What We're Reading: NY Hospitals Face Budget Cuts; Ford, GE to Produce Ventilators; Judges Halt Abortion Limits

March 31, 2020

New York hospitals face budget cuts totaling nearly $400 million; Ford Motor and General Electric announce plans to produce 50,000 ventilators in 100 days; federal judges deal setbacks to Republican governors hoping to claim abortion is a nonessential medical procedure amid the coronavirus disease 2019 (COVID-19) crisis.

NY Hospitals Face $400 Million Budget Cuts

Ford, GE Announce Production of 50,000 Ventilators in 100 Days

Abortion Ruled as Essential Medical Procedure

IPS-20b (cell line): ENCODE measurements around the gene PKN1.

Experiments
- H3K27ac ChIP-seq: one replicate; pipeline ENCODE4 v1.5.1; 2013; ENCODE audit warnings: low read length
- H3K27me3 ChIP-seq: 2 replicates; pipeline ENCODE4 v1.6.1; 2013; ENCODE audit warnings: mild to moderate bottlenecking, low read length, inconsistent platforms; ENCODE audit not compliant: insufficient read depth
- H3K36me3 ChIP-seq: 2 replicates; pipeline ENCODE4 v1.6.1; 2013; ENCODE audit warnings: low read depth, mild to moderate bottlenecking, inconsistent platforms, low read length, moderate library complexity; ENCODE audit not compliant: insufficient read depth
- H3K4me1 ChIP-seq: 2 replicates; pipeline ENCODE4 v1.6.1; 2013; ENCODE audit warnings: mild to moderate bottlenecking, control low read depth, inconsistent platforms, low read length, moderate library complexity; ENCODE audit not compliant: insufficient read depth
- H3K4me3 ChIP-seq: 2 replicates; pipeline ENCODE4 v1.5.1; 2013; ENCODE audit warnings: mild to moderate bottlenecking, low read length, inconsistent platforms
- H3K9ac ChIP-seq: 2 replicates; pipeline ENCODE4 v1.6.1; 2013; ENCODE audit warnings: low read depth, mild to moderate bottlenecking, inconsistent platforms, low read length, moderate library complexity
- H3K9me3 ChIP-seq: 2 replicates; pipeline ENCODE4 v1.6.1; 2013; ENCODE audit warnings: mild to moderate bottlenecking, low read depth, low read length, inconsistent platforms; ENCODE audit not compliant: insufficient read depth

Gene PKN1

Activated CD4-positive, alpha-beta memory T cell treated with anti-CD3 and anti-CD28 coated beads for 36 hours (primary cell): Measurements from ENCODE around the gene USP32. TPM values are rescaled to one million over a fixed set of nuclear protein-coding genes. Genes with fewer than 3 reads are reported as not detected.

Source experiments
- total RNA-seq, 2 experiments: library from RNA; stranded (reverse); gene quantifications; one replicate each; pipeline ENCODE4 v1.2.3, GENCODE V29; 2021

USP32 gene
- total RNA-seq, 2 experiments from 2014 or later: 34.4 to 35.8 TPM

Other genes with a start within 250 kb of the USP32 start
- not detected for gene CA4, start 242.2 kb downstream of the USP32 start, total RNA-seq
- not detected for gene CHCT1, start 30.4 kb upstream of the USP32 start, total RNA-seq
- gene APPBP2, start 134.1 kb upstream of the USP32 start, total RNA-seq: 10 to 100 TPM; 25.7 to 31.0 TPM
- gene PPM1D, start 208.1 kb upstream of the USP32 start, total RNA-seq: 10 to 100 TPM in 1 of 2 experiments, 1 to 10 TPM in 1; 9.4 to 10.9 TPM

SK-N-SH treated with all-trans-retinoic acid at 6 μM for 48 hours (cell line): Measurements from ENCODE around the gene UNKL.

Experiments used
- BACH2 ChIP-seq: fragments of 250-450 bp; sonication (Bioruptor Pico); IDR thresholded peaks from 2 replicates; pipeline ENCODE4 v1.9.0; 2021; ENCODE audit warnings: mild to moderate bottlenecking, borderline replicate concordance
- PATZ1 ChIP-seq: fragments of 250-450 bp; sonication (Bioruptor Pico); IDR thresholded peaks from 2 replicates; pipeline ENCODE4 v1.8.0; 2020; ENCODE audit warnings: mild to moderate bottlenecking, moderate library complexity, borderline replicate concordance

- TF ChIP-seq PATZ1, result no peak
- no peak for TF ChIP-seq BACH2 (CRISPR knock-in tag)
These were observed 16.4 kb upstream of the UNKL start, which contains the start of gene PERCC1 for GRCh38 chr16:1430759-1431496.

With many hospitals and medical workers in New York dealing with the intensifying number of patients infected with coronavirus disease 2019 (COVID-19), a funding cut of nearly $400 million is currently being proposed, limiting government funding to hospitals, according to The New York Times. The budget cut was proposed by a panel that New York Governor Andrew Cuomo convened earlier this year before the severity of the virus took hold, with the intention being to control the state’s growing Medicaid program through identifying savings of $2.5 billion.After President Trump announced this past Friday that he will invoke powers under the Defense Production Act to direct manufacturers in producing ventilators, Ford Motor and General Electric (GE) said they plan to produce 50,000 ventilators in 100 days. Reported by Reuters, Ford announced that they will produce the ventilators at a plant in Michigan in cooperation with GE’s healthcare unit, with an additional 30,000 ventilators being planned monthly as needed to treat patients with COVID-19. Additionally, General Motors plans to produce up to 10,000 ventilators a month by this summer.Federal judges blocked Texas, Ohio, and Alabama from including abortion as a nonessential medical procedure, which if upheld, would have forced the delay of the surgeries, according to The Wall Street Journal. The states claimed the need to preserve medical equipment coming from abortion clinics for medical workers in light of the COVID-19 pandemic. The Texas ruling was a temporary restraining order; the judge is expected to consider a longer-term injunction in mid-April.